Now an investment that could barely buy a house in Washington may bring it closer to that goal than ever before. The vehicle is a Supreme Court case, Friedrichs v. California Teachers Association, to bar public employee unions from compelling payments from nonmembers. The lawsuit, about which the high court will hear arguments Monday, was brought by Rebecca Friedrichs and eight other California public school teachers who declined to join the union that represents them in collective bargaining. Company threatens managers: If workers unionize, we'll cut your pay 60 percent. Graduate students fight back at Yale: “I’m trying to support myself and my son … but it’s not working” “I should not have to fight for Yale to respect me but I will keep fighting until they do.”
That’s what Grant Mao, a Chinese citizen, who claims his struggles with depression precipitated his expulsion from the university last April, told the New Haven Register during a recent on-campus demonstration in support of graduate student-employees’ right to form a union. Mao told the Register that the university’s administration “did nothing” to help him with his illness, but was quick to inform him that his health insurance was no longer valid — and that he had 15 days to leave the country. “I’m fighting because I want to get reinstated,” Mao said, “but also because I don’t want this to happen to anyone else.” According to graduate student-employees and organizers, Mao’s story is not unique.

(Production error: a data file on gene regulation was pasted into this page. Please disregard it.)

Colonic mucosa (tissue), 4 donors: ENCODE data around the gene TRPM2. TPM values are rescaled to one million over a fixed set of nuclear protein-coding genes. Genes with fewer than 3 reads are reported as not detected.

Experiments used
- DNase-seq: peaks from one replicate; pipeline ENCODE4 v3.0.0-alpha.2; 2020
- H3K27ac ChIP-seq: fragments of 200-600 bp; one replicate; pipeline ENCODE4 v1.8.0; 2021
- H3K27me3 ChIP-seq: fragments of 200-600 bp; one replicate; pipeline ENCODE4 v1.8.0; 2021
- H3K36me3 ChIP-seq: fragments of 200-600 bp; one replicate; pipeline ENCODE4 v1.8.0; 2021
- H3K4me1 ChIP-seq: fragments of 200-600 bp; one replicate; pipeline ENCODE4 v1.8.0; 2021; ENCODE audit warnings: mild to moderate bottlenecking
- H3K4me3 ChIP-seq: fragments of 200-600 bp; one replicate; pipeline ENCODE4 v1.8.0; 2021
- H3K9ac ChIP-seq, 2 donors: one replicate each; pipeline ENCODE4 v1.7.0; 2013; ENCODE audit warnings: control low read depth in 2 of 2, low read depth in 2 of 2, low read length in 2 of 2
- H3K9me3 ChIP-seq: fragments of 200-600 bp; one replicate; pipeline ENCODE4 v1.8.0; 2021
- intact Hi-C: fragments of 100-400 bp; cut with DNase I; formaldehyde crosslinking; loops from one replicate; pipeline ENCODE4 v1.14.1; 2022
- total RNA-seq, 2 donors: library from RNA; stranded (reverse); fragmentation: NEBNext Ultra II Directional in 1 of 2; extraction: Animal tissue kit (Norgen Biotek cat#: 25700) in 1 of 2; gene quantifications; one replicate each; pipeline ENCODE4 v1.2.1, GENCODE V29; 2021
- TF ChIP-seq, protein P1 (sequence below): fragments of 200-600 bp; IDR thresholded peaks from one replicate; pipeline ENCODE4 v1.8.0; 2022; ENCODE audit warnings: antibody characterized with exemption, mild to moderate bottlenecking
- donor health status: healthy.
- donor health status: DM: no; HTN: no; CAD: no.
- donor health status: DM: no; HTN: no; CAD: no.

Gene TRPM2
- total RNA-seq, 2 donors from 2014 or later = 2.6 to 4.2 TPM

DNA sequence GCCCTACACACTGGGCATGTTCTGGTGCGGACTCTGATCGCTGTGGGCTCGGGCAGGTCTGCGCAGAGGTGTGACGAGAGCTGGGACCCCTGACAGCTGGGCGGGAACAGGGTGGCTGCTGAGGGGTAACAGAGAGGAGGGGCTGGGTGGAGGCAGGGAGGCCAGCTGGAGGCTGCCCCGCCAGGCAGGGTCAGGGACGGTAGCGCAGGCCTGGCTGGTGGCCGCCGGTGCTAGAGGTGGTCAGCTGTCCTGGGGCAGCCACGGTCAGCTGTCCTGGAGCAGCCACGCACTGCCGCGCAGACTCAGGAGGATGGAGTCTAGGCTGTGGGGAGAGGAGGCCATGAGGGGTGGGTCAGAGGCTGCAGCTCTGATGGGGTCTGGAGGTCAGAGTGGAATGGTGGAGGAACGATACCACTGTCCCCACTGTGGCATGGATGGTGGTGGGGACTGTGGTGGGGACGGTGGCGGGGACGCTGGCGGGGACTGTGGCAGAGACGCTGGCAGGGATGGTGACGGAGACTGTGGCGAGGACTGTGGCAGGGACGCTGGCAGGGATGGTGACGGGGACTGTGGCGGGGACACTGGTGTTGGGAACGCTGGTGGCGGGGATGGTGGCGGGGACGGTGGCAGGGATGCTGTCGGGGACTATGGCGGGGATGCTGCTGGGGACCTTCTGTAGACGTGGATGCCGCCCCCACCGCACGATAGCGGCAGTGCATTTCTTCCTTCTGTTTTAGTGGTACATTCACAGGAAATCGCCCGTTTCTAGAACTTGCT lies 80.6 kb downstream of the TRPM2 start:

Swedish Companies Take Advantage of Cheap Labor in U.S. As far as some companies in Sweden are concerned, America is the land of corporate opportunity—and worker exploitation.
So why not take advantage of a business culture that seeks every chance to increase profits at the expense of U.S. employees. In Virginia, furniture giant Ikea set up a manufacturing plant after it convinced the town of Danville to provide $12 million in tax breaks. It then brought in a “union-busting outfit to keep the IAM (International Association of Machinists and Aerospace Workers) from making a run at the employees,” writes David Macaray at Huffington Post. Ikea also cut employee wages and changed work and overtime rules. For German Carmakers, U.S. Workers are a Bargain. U.S. auto maker executives and their political allies have clamored for industry workers to accept wage cuts so American cars can become more competitive with foreign models.
But numbers out of Germany demonstrate that higher wages for auto workers does not cut into success for manufacturers. Last year, German car companies produced twice as many automobiles as American counterparts—5.5 million versus 2.7 million. Along the way, BMW and Mercedes-Benz posted healthy profits, of 3.88 billion and 4.65 billion Euros, respectively.
The Germans pulled this off while paying their workers an average hourly rate of 48.97 Euros ($67.14). Meanwhile, Americans manning U.S. assembly lines made an average of $33.77 per hour, making the United States “a low-wage country” as far as German auto makers are concerned. At Southern Factory, Workers Try Again To Unionize. Workers at a truck seat plant in Alabama could vote on Wednesday to bring union membership to a part of the U.S. where it's had an especially tough history.
Some employees at the CVG manufacturing plant in rural Piedmont, Ala., want to join the United Auto Workers over a number of issues, including higher wages and the heat inside the 40-year-old facility. A Fired Up Obama Hammers Republicans For Assaulting The Middle Class Via Attacks On Unions. President Obama is hosting the first-ever White House Summit on Worker Voice today, during which he condemned the “culture of greed” that steps on workers’ protections and rights.
The President talked about the importance of unions and said that when people attack unions, they are attacking the middle class. ‘Right To Work’ Or ‘Right To Shirk’ Employer’s Responsibilities? Life Without Unions!